Dutt. Econometric Models of Asian-Pacific Countries. Delhi. stern. Ann Arbor. Pohit (1993). and S. Delhi. Themes in Economics: Macroeconomics. and R. Institute of Economic Growth. Oxford University Press. Development Planning Centre. September 2000. New Delhi.N. Aggarwal (2000). IEG-DSE Research Team (1999). S. Bangkok. P. Springer-Verlag. B. V. Krishnamurty. Inter-India Publications. Vol 15. Studies in International Economics. Econometric Modelling and Forecasting in Asia. Open-Economy Macroeconomic Themes for India.. 19 . Economic and Social Commission for Asia and Pacific. Sharma. S. United Nations. R. July 1999. K. Pohit. Development Planning Models. 2. pp. S. Matsumoto (1993). 25 (3).V. in Patnaik. Bhide. Ichimura. Volumes I and II. (1995).P. Forecasting and Policy Analysis through a CGE model for India. Mimeographed. Dahiya.9. Oslo. Krishna. New York. (1982). and M.M.B.Bhattacharya. Pandit. Paper Presented at the Fall Meetings of the LINK Project. K. Bhide. S. (1998). No. Margin. Policies for Stability and Growth: Experiments with a Comprehensive Structural Model for India. A. Aril-June. Revised Version..S. The University of Michigan Press..L. A Macro-Econometric Model for Planning and Policy Analysis in India. Vol. Chadha. and K.A.B. March 2000. K. pp. 25-109. Deardorff. Kalirajan (2000). and Y. in Development Papers No.D. Incorporating Regional Details in a Macroeconometric Model for India: An Application of the Production Frontier Approach. The Impact of Trade and Domestic Policy Reforms in India. Journal of Quantitative Economics. and P. A CGE Modeling Approach. (1989) Macroeconomic Modelling in India: A Selective Review of Recent Research. (Editor). 271-92.

and R. New Jersey. Prentice-Hall. Sharma (2000). Inc. K. Modelling of Financial Sector: Exchange Rate and Interest Rates in the Indian Economy. Klein.. Administrative Staff College. Macroeconometric Modelling of South East Asia: the Case of India. A History of Macroeconomic Model Building. Themes in Economics: Macroeconomics. K. (2001). Delhi. International Finance and Open Economy Macroeconomics. Marwah. Present and Prospects. in Patnaik. UK. mimeo. (editors). Facts and Fancies. I. P. Mimeo. Rivera-Batiz.G. Rivera-Batiz (1994).Krishnamurty. Patnaik. V. Introduction: Some Indian Themes in Macroeconomics.A. Delhi. Hyderabad. Presidential Address. D. F. R. in and Fancies. and K. Pandit. Oxford University Press. (1995). Krishnamurty. Macroeconomic Character of the Indian Economy: Theories. in Patnaik. (1995). (Editor). Edward Elgar. 37th Annual Conference of The Indian Econometric Society. Themes in Economics: Macroeconomics. National Council of Applied Economic Research. K. Marwah. (Editor). in Bodkin. Institute of Economic Growth. Macroeconometric Models for India: Past.B. L. 20 . P. (1991). Vasudevan. Patnaik. and L. Status of Macroeconometric Modelling in India. (1992). New Delhi. P. Oxford University Press. Delhi.L.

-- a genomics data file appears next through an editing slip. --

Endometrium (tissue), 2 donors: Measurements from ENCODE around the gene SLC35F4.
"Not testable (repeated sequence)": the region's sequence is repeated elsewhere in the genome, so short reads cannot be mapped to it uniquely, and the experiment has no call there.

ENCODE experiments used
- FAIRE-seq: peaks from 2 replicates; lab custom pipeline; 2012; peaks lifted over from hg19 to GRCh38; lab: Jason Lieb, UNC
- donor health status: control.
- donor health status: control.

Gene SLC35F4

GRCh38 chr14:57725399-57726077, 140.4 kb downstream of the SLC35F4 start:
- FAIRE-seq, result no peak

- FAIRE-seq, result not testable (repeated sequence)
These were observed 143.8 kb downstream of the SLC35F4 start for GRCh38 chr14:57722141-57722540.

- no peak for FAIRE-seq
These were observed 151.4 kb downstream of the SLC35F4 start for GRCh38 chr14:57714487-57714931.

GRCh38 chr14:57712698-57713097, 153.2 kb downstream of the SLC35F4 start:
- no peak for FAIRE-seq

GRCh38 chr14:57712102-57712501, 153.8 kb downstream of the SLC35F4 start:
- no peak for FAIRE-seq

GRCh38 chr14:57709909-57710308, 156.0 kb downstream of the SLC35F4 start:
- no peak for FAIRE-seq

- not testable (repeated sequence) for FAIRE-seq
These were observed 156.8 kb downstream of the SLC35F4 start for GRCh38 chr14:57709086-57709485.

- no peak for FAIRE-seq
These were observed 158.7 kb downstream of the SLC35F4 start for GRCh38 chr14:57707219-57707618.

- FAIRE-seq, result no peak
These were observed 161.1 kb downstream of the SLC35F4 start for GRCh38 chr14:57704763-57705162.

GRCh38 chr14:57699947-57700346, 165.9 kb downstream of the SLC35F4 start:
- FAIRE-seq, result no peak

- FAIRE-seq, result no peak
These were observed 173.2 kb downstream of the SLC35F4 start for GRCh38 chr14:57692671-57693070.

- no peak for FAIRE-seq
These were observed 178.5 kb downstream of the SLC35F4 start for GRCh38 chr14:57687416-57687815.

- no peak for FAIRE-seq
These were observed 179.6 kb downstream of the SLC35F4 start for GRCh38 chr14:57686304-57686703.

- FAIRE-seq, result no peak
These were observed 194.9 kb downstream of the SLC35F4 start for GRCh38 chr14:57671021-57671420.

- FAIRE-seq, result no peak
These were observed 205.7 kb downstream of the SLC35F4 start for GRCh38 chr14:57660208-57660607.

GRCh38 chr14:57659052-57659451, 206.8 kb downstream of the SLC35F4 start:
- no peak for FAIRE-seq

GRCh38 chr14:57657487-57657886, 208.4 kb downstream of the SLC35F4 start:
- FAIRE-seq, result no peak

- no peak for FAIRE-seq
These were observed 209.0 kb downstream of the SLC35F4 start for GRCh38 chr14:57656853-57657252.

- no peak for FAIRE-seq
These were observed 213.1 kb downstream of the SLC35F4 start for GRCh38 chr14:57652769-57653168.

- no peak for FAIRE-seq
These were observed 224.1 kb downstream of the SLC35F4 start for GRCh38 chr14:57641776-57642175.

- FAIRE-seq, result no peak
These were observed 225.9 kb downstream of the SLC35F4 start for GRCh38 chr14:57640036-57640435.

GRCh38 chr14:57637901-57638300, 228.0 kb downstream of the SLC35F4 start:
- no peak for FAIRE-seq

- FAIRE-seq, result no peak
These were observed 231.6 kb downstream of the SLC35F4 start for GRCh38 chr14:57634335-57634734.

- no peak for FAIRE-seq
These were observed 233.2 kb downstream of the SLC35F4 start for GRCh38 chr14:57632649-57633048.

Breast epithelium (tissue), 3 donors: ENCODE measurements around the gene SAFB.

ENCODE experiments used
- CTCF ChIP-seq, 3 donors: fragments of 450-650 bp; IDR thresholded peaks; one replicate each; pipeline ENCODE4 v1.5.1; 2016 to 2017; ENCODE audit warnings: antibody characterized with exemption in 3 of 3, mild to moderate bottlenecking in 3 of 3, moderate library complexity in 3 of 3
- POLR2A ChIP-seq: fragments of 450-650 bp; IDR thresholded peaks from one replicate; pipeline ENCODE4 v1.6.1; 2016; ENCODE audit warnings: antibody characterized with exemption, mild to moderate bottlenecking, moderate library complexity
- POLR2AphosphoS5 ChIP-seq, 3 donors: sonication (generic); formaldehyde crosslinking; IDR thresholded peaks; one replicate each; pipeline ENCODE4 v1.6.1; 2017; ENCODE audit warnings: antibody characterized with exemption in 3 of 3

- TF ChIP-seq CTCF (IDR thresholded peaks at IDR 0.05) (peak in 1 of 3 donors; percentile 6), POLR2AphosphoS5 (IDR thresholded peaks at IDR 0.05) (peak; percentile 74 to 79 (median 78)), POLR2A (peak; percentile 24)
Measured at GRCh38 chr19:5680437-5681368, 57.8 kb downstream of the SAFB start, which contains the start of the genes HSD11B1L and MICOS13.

0 1980s 1990s 1971-75 1975-80 1980-85 1985-90 1990-95 -1.0 5.0 1.0 1995-00 1970s Figure 2.Fig 1.0 0.0 4. Internal Vulnerability: Fiscal Imbalances (% of GDP) 60 50 40 30 20 10 1980-81 1982-83 1984-85 1986-87 1988-89 1992-93 1994-95 1998-99 1990-91 1996-97 0 2000-01(BE) @ 9 8 7 6 5 4 3 2 1 0 Intdebt(L) GFD/GDPMP (R) Totdebt(L) Extdebt (R) 21 . Acceleration in Per capita GDP in 1980s and 1990s AVerage annual growth rate % 6.0 3.0 2.

Current Account Balance (% of GDP) and Forex Reserves/ Imports 1 1 Forex/imports 1 0 0 0 0 0 1970 1972 1974 1976 1978 1980 1982 1984 1986 1988 1990 1992 1994 1996 1998 2 1 0 -1 -2 -3 -4 CAB % GDP Rs/US$ (L) Forex/Imports (R) F 4.Figure 3. T e F ig h isca P l roble : D clinin S re o m e g ha f C apital E pe iture in the C ntral B dg t x nd e u e 100% 80% 60% 40% 20% 0% 1970- 1972- 1974- 1976- 1978- 1980- 1982- 1984- 1986- 1990- 1992- 1988- 1994- 1996- 1998- R v e pe e x nditure C pita e pe a l x nditure 2000- 22 .

rim e d g a f B e a 20 18 16 14 12 10 8 6 4 2 0 R fo s e rm 1970 1972 1978 1980 1982 1984 1986 1988 1992 1994 F u 8 P licy C a g s a d th In tio ig re .Figure 5. o h n e n e fla n R te (% a ) 1 6 1 4 1 2 1 0 8 6 4 2 0 C risis a d re rm n fo s 1996 1974 1976 1990 23 . Trade as % of G P D 12 10 8 6 4 2 1970 1976 1978 1986 1988 1994 1996 1972 1974 1980 1982 1984 1990 1992 1998 1998 1998 BOP crisis/ reform s 0 Exports Im ports F u 6 T e R / U $ R te In re se ig re . h e S a : c a d V ria ility a b 5 0 4 0 3 0 2 0 1 0 1970 1972 1974 1976 1978 1980 1982 1984 1986 1988 1990 1992 1994 1996 0 R fo s e rm F 7 P e L n in R te o ID I: %p r ye r ig .